What do Paul A. Volcker, Lee A. Iacocca and Santa Claus have in common?
They all will have an effect on interest rates in the next few months.
Three of the major factors that will determine the course of interest rates will be what action is taken by the Federal Reserve Board, headed by Volcker; how strong automobile sales will be; and how strong Christmas purchases will be, economists said.
If automobile and Christmas purchases are strong, economists said rates may rise slightly. If the Fed follows a relatively accommodative monetary policy, rates could be steady or decline in the short term. If the economy continues at its sluggish pace, rates are expected to decline for the rest of the year and through at least half of 1986, economists said.
However, at this juncture, many economists are receiving mixed signals about how strong the economy will be in the coming months and what actions the Fed will take in response. If growth is strong, the demand for credit will increase, adding pressure to rates. Strong growth also could lead to shortages and bottlenecks in production and to higher wage rates, all of which would contribute to inflationary expectations that would push rates even higher.
Additionally, some economists said that the money markets are beginning to become concerned that the Fed has allowed the money supply to grow too far above target, fueling speculation that inflation may reaccelerate next year, which would lead to higher interest rates.
Few economists, however, said they see the economy rebounding as strongly as forecast by the Reagan administration, which said growth in real gross national product will be at a 5 percent rate in the second half of the year, up from a 1.1 percent pace in the first six months. Consequently, these economists said they expected continued weakness in interest rates.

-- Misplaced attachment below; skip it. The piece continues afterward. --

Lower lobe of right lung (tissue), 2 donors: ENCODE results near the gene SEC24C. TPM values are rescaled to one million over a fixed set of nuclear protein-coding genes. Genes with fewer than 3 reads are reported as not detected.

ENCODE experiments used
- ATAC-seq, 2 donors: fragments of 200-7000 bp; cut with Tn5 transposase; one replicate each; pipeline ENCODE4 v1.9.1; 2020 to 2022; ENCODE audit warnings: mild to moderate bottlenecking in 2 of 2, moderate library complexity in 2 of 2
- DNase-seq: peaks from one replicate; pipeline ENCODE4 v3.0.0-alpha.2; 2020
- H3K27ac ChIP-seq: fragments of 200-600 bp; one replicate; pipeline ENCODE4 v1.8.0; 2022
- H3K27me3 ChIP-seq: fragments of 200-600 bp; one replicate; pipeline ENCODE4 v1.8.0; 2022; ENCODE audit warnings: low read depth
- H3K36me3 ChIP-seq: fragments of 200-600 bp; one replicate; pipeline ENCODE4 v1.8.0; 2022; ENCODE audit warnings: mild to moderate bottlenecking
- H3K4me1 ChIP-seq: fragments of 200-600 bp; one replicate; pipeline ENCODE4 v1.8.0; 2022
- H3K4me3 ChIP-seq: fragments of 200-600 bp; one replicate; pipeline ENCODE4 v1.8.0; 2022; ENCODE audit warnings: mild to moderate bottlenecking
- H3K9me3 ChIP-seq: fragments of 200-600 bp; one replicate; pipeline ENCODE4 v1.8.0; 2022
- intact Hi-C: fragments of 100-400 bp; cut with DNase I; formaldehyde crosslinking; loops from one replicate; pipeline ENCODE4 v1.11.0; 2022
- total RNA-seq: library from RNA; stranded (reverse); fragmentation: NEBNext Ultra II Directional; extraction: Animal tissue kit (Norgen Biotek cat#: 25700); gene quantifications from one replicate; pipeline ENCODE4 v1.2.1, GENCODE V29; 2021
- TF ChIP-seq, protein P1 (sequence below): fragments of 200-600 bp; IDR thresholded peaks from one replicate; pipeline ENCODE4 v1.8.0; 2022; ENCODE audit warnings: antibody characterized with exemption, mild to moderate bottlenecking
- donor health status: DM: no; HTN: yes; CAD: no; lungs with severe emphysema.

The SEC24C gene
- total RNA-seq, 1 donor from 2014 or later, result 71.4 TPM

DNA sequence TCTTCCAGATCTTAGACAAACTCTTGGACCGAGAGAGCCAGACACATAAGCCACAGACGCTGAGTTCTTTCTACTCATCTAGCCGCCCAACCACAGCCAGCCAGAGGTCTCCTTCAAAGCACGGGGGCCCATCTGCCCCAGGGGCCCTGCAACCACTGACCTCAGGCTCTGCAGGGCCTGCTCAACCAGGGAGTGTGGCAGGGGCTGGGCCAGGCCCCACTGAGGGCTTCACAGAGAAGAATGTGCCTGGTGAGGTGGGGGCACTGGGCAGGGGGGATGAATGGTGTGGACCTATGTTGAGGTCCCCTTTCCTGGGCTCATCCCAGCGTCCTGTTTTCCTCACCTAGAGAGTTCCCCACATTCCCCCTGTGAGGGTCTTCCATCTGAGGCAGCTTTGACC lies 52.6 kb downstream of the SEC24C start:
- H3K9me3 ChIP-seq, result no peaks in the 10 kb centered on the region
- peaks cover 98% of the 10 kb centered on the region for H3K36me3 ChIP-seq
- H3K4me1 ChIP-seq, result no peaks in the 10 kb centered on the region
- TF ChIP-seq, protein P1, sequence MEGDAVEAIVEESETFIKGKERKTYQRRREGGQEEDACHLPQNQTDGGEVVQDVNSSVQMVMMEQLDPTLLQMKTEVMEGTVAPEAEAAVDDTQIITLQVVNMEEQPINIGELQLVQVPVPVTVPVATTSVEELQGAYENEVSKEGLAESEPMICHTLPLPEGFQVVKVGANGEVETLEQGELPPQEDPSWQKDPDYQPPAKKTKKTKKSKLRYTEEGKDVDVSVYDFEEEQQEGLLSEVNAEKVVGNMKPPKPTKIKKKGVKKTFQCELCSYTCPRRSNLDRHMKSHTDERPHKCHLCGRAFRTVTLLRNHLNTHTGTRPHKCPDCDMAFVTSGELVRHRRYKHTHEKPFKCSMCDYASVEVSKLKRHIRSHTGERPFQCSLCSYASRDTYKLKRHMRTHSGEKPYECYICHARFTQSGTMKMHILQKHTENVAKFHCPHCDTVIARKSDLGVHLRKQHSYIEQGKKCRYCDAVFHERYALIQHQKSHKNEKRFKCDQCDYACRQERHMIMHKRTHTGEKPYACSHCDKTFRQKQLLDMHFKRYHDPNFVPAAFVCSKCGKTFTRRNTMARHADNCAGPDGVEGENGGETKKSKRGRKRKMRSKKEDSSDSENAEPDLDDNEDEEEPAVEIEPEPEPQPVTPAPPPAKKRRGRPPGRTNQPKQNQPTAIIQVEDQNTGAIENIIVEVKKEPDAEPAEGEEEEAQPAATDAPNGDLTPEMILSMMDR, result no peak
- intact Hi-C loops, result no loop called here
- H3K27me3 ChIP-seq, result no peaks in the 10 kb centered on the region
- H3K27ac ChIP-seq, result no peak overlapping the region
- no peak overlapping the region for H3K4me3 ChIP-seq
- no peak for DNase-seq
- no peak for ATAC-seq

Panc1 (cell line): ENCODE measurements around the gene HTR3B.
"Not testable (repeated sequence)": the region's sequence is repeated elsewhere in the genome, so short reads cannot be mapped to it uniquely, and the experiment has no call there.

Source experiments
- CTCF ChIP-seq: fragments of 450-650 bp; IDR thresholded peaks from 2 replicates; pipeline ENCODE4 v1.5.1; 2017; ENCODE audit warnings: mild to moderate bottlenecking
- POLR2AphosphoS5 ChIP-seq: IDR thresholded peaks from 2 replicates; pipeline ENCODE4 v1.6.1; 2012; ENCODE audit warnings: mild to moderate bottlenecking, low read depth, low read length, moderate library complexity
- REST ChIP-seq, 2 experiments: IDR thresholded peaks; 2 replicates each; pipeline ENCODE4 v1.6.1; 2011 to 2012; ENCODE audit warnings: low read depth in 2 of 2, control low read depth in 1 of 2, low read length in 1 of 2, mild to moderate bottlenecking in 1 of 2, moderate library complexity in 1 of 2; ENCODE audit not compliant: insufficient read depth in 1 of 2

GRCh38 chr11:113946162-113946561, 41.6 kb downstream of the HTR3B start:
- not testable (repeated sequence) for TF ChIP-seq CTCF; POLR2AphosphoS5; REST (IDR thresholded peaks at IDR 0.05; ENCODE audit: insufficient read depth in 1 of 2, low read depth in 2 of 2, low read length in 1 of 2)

Most rates will continue their year-long decline through the middle of next year, with only a slight increase possible next month or in early November, economists said.
"Interest rates are going down the rest of this year," said Joseph G. Carson, senior economist for Merrill Lynch Capital Markets. "The pace of economic activity will slow."
After a flurry of activity caused by the recent sharp reduction in automobile financing costs by the Big Three auto makers and the stronger-than-expected employment gains in August, "the economy should go back to the underlying pace of 2 percent" real growth, Carson said.
The economy has no "fundamental new strength as the administration is claiming," said Robert Gough, senior vice president for Data Resources Inc. Gough said that private-sector debt burdens are too high for a strong surge in spending to cause the economy to rebound strongly. Without that strong pickup in activity, interest rates will rise only slightly through October and possibly early November, and then decline through the middle of next year, Gough said.
If economic activity grows at a 4 percent rate in the current quarter, interest rates will drift up slightly, Gough said.
However, "that rate of growth just can't last" because consumers' debt burdens are too high to sustain a spending boom, he said. "It depends on month-to-month economic data and Volcker."
Gough and other economists said they don't expect much change in the prime lending rate this year from its current 9.5 percent rate. Other interest rates could rise about half a percentage point through November and decline if spending is light. If spending continues to be strong, rates could be steady or rise slightly at the beginning of the year.
Other economists said they don't expect interest rates to move upward at all this year.
Some of them said it would be hard for the Fed to continue to pursue a relatively easy-money policy and push down interest rates when the money supply is growing so fast. Therefore, many economists said they expect the Fed to stand on the sidelines for the next few months, until the economy takes a decided turn one way or the other.
Nariman Behravesh of Wharton Econometrics said he expects the economy to strengthen somewhat in the fourth quarter because of the recent decline in interest rates that will promote stronger growth in the interest-sensitive housing and automobile industries. As a result, interest rates will rise very slightly and then decline.
Wharton is forecasting that three-month Treasury bill rates will decline from 7.5 percent in the second quarter to 7.2 percent in the third and then rise slightly to 7.3 percent in the fourth quarter. Those rates then will decline to 6.9 percent in the first quarter of 1986 and 6.8 percent in the second quarter as the economy weakens.
Average mortgage rates, which are hovering at about 12 percent today, will drop to about 11 percent by the end of the year and to about 10.5 percent by the begining of 1986, Behravesh said.
Merrill Lynch forecast that Treasury bill rates will drop to 6.7 percent in the fourth quarter and rise slightly to 7 percent by the second quarter of next year. Merrill Lynch also sees mortgage interest rates dropping, but rising modestly by the end of next year.